UNSW School of Photovoltaic & Renewable Energy Engineering
Hydrogen redistribution and surface effects in silicon solar cells
Phill Hamer - UNSW SPREE


Phill Hamer, at UNSW SPREE, 27 March 2019

Phill Hamer (49Min)

UNSW SPREE

Phill Hamer speaks at UNSW SPREE

Abstract

In order to characterise and mitigate degradation in crystalline solar cells, a large range of post-firing thermal treatments have been suggested in recent years. In addition to the formation and “regeneration” of bulk defects, such as the boron-oxygen defect and LeTID, an increase in “surface” recombination has also been observed in some structures, while cells annealed at high temperatures have also exhibited decreased fill factors due to an increase in contact resistance.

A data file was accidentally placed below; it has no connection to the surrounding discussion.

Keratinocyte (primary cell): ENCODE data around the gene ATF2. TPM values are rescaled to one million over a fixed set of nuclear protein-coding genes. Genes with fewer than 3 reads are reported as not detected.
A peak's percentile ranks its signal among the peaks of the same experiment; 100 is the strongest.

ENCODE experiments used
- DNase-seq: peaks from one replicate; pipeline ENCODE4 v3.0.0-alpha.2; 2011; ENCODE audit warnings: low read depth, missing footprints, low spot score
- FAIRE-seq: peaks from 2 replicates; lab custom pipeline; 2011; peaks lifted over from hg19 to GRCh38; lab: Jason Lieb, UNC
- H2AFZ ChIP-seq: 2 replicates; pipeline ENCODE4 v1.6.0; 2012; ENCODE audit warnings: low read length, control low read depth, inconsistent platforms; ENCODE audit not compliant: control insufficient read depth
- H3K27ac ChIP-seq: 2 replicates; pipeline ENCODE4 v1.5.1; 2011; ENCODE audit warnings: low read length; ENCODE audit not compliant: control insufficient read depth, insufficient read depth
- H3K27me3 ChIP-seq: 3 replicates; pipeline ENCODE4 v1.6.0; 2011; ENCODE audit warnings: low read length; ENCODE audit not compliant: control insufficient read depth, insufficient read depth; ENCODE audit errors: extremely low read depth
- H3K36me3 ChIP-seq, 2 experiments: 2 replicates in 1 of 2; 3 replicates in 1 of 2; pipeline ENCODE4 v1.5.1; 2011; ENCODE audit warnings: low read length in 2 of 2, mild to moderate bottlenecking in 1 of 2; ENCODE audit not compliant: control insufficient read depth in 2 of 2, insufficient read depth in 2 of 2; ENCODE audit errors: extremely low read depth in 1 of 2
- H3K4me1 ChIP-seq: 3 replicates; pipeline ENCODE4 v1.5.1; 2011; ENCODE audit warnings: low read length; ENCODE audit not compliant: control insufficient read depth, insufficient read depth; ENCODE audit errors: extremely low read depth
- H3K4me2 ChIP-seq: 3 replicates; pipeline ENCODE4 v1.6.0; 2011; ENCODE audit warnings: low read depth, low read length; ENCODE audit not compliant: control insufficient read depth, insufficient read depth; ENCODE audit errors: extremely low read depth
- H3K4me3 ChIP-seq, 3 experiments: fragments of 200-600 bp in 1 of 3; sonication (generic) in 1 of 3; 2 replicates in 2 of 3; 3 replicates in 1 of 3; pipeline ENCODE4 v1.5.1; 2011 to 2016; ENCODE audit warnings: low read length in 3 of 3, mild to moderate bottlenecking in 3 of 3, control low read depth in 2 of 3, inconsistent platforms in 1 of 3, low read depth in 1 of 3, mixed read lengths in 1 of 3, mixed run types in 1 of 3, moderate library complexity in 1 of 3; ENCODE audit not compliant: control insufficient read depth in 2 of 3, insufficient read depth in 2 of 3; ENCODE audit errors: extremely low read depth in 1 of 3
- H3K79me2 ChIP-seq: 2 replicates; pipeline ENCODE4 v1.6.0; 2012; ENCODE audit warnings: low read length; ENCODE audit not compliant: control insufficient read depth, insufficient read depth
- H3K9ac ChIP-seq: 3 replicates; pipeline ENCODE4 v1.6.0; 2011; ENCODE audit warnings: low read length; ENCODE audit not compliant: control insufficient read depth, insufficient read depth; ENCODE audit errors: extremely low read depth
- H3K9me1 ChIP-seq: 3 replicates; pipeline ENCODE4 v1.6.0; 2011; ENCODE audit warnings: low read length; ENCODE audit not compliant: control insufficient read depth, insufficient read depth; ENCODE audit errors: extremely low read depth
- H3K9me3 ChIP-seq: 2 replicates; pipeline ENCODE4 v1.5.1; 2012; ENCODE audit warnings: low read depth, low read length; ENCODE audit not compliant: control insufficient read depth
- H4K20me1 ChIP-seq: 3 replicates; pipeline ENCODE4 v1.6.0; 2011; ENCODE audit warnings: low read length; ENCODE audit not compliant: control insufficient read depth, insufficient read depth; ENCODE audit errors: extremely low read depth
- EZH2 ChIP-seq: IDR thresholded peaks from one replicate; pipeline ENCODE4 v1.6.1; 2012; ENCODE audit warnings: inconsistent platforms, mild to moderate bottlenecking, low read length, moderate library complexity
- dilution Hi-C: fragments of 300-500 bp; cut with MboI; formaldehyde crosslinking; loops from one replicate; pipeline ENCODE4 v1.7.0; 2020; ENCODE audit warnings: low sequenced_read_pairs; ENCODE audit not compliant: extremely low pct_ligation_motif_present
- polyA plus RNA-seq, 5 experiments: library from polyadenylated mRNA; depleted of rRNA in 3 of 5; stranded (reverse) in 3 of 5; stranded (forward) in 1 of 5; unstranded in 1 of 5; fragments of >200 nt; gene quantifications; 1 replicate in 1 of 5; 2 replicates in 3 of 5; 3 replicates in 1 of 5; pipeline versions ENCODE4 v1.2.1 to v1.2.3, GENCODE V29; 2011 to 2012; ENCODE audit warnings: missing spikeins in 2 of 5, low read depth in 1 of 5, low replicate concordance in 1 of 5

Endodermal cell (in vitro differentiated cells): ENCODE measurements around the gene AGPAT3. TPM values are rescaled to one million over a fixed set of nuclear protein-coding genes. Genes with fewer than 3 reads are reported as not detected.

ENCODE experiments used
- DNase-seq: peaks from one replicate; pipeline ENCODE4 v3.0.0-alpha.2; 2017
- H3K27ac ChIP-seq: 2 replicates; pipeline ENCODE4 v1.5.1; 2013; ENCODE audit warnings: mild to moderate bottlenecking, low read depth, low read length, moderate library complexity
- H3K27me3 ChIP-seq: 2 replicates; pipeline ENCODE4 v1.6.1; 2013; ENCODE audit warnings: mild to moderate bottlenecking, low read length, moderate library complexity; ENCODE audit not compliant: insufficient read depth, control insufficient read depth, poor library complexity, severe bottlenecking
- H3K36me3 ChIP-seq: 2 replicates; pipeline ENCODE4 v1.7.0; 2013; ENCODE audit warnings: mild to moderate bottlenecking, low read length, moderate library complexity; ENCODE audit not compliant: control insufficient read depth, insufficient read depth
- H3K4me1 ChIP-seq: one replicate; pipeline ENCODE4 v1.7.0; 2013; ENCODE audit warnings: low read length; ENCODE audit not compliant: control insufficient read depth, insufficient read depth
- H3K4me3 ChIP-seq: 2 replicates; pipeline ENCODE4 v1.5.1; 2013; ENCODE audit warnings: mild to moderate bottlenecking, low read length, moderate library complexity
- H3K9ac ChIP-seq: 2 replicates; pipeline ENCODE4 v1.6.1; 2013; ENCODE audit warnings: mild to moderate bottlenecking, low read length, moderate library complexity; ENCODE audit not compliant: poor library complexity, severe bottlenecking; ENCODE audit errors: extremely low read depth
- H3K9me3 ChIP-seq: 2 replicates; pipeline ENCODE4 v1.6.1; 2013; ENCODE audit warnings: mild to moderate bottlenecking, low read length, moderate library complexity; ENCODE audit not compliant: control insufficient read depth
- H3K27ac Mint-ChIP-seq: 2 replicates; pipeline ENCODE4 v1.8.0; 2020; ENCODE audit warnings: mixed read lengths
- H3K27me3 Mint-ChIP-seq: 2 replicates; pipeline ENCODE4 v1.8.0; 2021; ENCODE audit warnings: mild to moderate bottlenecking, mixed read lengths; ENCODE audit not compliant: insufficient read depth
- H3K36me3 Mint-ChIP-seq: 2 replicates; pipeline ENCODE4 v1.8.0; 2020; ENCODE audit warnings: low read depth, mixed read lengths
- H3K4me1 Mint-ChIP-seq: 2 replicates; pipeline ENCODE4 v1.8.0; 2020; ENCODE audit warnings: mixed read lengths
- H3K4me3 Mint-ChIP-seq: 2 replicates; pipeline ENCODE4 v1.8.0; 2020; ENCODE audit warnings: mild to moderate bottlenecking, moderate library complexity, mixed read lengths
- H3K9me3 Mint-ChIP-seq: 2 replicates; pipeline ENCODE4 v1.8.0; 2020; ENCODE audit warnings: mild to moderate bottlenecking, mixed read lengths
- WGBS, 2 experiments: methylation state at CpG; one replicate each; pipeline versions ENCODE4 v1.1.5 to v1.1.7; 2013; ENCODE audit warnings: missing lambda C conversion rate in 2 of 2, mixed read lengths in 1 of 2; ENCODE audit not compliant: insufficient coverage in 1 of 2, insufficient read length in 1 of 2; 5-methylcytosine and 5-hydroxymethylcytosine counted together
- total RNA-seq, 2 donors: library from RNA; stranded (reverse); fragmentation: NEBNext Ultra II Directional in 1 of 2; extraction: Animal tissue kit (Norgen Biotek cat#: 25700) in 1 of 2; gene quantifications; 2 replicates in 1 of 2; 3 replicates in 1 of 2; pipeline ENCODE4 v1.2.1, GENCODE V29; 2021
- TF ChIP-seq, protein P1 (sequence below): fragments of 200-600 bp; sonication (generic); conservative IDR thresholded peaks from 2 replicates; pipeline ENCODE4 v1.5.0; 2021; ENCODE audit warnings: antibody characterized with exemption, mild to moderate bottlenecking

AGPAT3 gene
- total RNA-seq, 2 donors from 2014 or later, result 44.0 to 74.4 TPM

This talk will explore potential mechanisms for each of these phenomena and how they might be explained by the redistribution of hydrogen from the silicon bulk towards the surfaces.





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Brief Bio

Phill Hamer completed his PhD at UNSW in 2015 and subsequently held a postdoctoral position at the University of Oxford. He returned to UNSW in 2018 to take up an ACAP postdoctoral fellowship. His research interests include hydrogen, defect engineering and degradation of solar cells. He was heavily involved in development of advanced hydrogenation techniques at UNSW under Prof. Stuart Wenham and his current fellowship focusses on improved simulation of hydrogen transport and interactions in solar cell structures.


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